The presence of retinoid receptors in the developing ONL, together with the capacity of differentiating rods, cones, and progenitor cells to respond directly to exogenous RA, indicates a significant role (or roles) for endogenous RA in regulating photoreceptor development. Defining these endogenous roles has been remarkably elusive. In teleost models, reduction of RA synthesis has been accomplished by knocking down expression of β,β-carotene-15,15'-oxygenase (bcox) , or of the apc gene, which also indirectly reduces RA synthesis , or of the vax2 transcription factor gene, which alters the distribution of RA-synthesizing enzymes . In each of these models the disruption of RA synthesis results in disruption of photoreceptor morphology and of expression of photoreceptor markers [75–77]. Temporally-selective reduction of RA synthesis by treating embryos with the pharmacological inhibitor citral over the time of photoreceptor differentiation resulted in reduced rod opsin expression . In the present study we have uncovered a role for a specific RA receptor, RARαb, in mediating the effects of endogenous, as well as exogenous, RA upon photoreceptor development. However, we note that, in the RARαb morphants, RARαb is chronically depleted over a protracted developmental period, similar to the situation of chronic RA depletion in bcox and apc morphants [75, 77]. Therefore, while these studies collectively provide compelling evidence that endogenous RA signaling, and specifically RARαb, are required for normal photoreceptor development, interpretation of the phenotypes is complicated by the consideration of early roles for RA signaling in eye formation. In the present study we have used a more targeted approach by knocking down the RARαb receptor, which avoids the effects of a global reduction in RA synthesis. However, an indirect role for RARαb in regulation of rod production cannot be ruled out.
Dynamic roles for RA during vertebrate retinal development
Overwhelming evidence from several animal models supports numerous functions for RA signaling during the development of the vertebrate eye [25, 26, 78, 79]. A collection of in vitro and in vivo studies specifically demonstrates important activities of RA signaling with respect to photoreceptor development. These include: a) RA promotes the rod fate at the expense of other, non-photoreceptor retinal cell fates [36, 40]; b) RA accelerates or decelerates the rate at which differentiating photoreceptors express specific markers [31, 52, 80]; c) RA promotes photoreceptor survival [37, 81], and d) RA recovers photoreceptor differentiation in ethanol-treated embryos . The results reported here now also support a role for RA in promoting the rod photoreceptor fate at the expense of cone fates. We suggest that temporal shifts in the role of RA signaling, and by implication the functional, molecular targets of the RA signaling machinery, underlie these distinct experimental outcomes. Retinal progenitors competent to generate photoreceptors may assume a transient state of plasticity that can be influenced by extrinsic factors such as RA, or intrinsic factors such as tbx2b , resulting in altered fate of their progeny. Differentiating photoreceptors may also experience a period of sensitivity to extrinsic factors such as RA, which regulate the rate at which they express photoreceptor-specific genes [31, 68]. This model predicts that targets of RA signaling will be at least partially distinct in retinal progenitor cells as compared to differentiating rod and cone photoreceptors. This model is consistent with a molecular mechanism recently demonstrated in mouse retina, in which post-translational modifications of nuclear hormone receptors modulates their activity in a dynamic manner . Our ongoing experiments are aimed at identifying cell-type-selective molecular targets in order to further reveal mechanisms through which RA controls photoreceptor development.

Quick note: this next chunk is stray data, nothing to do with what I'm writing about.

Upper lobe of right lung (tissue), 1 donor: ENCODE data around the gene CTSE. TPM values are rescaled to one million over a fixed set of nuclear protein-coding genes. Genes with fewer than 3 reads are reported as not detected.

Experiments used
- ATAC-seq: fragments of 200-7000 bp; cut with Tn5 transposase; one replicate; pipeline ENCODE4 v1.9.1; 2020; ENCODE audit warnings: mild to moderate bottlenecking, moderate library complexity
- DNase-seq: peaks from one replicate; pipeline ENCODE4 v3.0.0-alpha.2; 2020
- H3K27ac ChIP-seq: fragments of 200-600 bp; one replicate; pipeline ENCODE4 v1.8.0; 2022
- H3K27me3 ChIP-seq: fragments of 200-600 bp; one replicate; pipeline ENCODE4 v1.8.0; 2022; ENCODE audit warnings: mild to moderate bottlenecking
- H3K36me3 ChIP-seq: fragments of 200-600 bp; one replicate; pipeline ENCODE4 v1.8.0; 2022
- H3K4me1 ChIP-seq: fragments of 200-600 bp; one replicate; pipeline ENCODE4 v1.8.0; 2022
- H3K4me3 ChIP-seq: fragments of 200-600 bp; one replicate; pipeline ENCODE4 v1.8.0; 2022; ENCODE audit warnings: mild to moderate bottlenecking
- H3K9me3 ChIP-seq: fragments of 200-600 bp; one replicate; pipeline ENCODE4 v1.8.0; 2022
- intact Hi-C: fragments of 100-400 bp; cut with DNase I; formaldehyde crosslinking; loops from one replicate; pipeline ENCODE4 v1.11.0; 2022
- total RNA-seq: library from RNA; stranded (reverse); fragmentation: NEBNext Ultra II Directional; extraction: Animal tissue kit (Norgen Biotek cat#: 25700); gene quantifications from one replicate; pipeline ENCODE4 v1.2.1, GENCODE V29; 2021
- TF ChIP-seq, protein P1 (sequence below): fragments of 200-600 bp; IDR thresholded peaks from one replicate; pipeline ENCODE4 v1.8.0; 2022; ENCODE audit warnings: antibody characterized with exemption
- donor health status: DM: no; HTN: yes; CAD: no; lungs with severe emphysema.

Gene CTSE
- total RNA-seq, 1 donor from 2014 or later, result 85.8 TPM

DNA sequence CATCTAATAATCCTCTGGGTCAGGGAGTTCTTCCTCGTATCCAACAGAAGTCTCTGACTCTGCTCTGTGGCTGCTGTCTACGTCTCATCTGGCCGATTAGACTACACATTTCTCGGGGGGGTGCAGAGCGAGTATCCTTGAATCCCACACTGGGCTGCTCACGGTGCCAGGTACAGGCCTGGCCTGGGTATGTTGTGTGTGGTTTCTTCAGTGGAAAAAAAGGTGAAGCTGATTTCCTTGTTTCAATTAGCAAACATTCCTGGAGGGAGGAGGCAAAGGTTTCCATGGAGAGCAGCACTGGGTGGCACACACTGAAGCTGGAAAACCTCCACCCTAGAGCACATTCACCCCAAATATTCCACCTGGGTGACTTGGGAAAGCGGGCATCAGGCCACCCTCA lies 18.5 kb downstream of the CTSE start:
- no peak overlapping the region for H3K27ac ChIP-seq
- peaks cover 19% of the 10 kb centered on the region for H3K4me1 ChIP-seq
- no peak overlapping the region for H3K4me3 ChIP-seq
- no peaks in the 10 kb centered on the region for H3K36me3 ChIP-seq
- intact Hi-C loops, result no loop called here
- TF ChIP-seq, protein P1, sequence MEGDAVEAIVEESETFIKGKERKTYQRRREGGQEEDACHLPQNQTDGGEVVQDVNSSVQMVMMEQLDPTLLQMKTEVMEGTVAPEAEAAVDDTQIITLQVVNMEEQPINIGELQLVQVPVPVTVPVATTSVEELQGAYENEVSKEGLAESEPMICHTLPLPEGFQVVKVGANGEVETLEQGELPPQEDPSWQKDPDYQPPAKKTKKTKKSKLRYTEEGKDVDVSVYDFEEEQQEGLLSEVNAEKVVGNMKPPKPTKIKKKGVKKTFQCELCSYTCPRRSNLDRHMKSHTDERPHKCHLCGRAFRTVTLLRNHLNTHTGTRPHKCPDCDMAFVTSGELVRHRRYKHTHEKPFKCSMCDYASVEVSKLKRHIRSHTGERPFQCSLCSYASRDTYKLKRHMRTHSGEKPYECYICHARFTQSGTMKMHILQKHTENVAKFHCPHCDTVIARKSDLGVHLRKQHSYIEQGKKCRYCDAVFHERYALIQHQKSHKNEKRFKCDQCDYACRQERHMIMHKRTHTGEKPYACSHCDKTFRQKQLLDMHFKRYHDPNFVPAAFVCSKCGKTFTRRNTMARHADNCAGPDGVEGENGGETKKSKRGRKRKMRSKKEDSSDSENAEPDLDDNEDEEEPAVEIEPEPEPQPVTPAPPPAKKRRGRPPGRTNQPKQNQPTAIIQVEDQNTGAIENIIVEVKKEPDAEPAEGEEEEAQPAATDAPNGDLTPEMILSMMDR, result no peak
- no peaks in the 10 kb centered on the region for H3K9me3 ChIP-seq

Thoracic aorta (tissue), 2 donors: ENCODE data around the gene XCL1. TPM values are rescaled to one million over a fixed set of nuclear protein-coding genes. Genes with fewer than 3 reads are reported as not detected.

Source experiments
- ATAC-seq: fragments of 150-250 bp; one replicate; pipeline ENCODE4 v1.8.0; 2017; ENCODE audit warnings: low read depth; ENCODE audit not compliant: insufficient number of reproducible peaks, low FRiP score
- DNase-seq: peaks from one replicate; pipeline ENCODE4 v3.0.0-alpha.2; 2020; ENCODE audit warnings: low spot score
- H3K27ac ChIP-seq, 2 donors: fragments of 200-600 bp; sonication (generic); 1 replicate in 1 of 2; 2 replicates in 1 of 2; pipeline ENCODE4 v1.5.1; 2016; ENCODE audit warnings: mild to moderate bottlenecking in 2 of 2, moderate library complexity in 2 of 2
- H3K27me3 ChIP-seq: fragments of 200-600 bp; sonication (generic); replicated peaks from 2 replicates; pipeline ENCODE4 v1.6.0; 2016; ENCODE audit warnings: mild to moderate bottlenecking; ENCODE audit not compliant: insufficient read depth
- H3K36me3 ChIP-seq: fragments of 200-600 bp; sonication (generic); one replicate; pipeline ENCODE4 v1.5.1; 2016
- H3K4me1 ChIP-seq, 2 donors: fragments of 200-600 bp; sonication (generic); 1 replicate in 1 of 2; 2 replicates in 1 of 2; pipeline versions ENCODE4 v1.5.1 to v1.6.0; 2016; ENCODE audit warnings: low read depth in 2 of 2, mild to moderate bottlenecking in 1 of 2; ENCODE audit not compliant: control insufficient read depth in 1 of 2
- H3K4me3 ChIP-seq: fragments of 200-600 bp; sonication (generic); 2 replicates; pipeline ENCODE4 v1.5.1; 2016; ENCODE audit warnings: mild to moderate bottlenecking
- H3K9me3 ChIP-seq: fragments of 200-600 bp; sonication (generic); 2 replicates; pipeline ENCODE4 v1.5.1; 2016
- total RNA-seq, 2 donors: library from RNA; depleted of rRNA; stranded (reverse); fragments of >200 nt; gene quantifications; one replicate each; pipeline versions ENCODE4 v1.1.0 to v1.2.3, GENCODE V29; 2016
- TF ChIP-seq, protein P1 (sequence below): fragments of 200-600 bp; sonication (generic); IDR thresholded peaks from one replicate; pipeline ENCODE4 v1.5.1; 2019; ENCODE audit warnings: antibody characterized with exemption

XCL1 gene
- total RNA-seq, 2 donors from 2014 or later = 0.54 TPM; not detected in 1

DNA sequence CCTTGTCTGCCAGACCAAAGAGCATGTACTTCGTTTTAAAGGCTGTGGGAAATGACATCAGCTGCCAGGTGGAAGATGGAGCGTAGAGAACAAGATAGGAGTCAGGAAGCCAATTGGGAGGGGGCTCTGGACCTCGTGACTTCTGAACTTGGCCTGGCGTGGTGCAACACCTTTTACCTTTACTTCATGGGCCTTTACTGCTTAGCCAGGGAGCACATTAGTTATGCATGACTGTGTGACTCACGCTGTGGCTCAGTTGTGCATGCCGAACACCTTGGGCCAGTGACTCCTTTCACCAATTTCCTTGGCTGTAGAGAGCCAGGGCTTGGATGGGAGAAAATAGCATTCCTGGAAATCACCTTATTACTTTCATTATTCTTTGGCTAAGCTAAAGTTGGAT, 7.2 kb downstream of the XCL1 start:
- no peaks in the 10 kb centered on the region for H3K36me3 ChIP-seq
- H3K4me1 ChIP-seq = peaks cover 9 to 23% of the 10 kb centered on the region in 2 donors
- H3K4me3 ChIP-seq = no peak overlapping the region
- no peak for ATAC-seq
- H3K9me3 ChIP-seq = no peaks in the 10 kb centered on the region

The principal conclusions of this study are: 1) exogenous RA influences the fates of retinal progenitors when delivered over a sustained developmental period beginning prior to photoreceptor terminal mitosis; 2) exogenous RA also influences photoreceptor laminar position, and causes significant retinal cell death; 3) many cell types within the retina, including those undergoing mitosis, can engage in RA signaling, and therefore are capable of responding directly to RA; 4) two RA receptors, RXRγ and RARαb, are expressed within the embryonic retina in a pattern consistent with roles for these receptors in mediating the effects of RA on photoreceptors; and 5) knockdown of one of these receptors, RARαb, diminishes RA signaling in the retina and causes a specific reduction in the number of rod photoreceptors. These conclusions, together with those of prior studies in the zebrafish and other vertebrates, indicate dynamic, pleiotropic roles for RA signaling during eye and photoreceptor development. We propose a model for zebrafish photoreceptor determination and differentiation that includes shifting states of RA-sensitive plasticity within retinal progenitor cells and developing photoreceptors.